The Eleanor Roosevelt Papers, Digital Edition > My Day
My Day by Eleanor Roosevelt

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LOS ANGELES —The newspaper in Spokane, Wash., where I awakened after a long flight from New York, reported the passage by the United Nations of a resolution censuring the Soviet Union and calling upon that country to withdraw its troops from Hungary.

The vote was interesting because it split the Asia-Africa bloc. Many of these countries voted in favor of the resolution, while others, like India, abstained. The Communist bloc nations were the only ones voting against the resolution.

It must be a real concern to the Soviet government, which has been putting forth such efforts to gain the favor of the Asian bloc, to find that area of the world also is upset over the Soviet Union's attitude toward the people of Hungary and their freedom.

Through the years, the Soviet delegates have talked a great deal of the way in which Hitler took away the freedom of the people of Germany, but they now are demonstrating that they are callous when they are the ones usurping the power.

Their attitude on colonialism is the same. They would have the Arab states believe they were concerned about the domination of any people by a stronger power. But when they are the stronger power and they are dominating, the whole situation is on a different level. Then they are simply helping the people gain their freedom and, if force has to be used, it is the will of the people.

As a matter of fact, the Soviets are as imperialistic a nation as exists in the world today, except where words are concerned. They talk loudly about anti-colonialism and the rights of people and hope that the words will cover up their deeds.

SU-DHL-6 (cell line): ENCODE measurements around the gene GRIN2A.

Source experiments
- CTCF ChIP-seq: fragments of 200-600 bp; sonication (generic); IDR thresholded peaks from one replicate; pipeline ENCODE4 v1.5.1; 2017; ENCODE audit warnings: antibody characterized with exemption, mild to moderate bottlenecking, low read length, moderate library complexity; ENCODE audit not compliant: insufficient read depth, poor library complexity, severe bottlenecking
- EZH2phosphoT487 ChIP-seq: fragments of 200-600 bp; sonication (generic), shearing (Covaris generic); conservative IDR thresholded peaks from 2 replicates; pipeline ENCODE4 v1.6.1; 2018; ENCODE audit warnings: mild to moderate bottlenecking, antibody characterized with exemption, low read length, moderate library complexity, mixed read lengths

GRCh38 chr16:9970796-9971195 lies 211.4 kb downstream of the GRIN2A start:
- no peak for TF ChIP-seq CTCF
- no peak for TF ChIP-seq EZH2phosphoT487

Now that the resolution has gone through in the U.N., I cannot help wondering what plan has been made in case the Soviet Union pays no attention. What is the next step?

Unless we are ready with a plan to put immediately into execution, it is quite possible that the Soviets will behave like the bad little boy and sit on the sidelines, thumbing their collective noses at the rest of the world and practically saying: "What happens next? We see no reason for paying any attention to you."

When you get into this part of the United States, you are made extremely conscious of the fact that the growth here is tremendous. I was told at lunch Thursday that Seattle, Wash., has grown so fast that new bridges had to be built in every direction and many old landmarks were being uprooted.

For instance, there are two alternatives for the construction of one bridge: Either it goes over the terrace of a country club or it goes through a privately-owned island whose owner is not happy over the thought that it will be cut in two.

Another bridge will go through the arboretum, which has been built up over a long period of time. In addition, a great deal of effort has gone into developing the trees and the landscape and, naturally, nobody likes to see it spoiled.

I always have been told that this is a region for young men, and judging from what they tell me about the rise in population, a good many young men must be settling here.


(Copyright, 1956, by United Feature Syndicate, Inc.)

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About this document

My Day by Eleanor Roosevelt, December 15, 1956

Roosevelt, Eleanor, 1884-1962
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Digital edition created by The Eleanor Roosevelt Papers Project The George Washington University 312 Academic Building 2100 Foxhall Road, NW Washington, DC 20007

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Digital edition published 2008, 2017 by
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Available under licence from the Estate of Anna Eleanor Roosevelt.

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MEP edition publlished on 2008-06-30

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Transcription created from a photocopy of a UFS wire copy of a My Day column instance archived at the Franklin D. Roosevelt Library.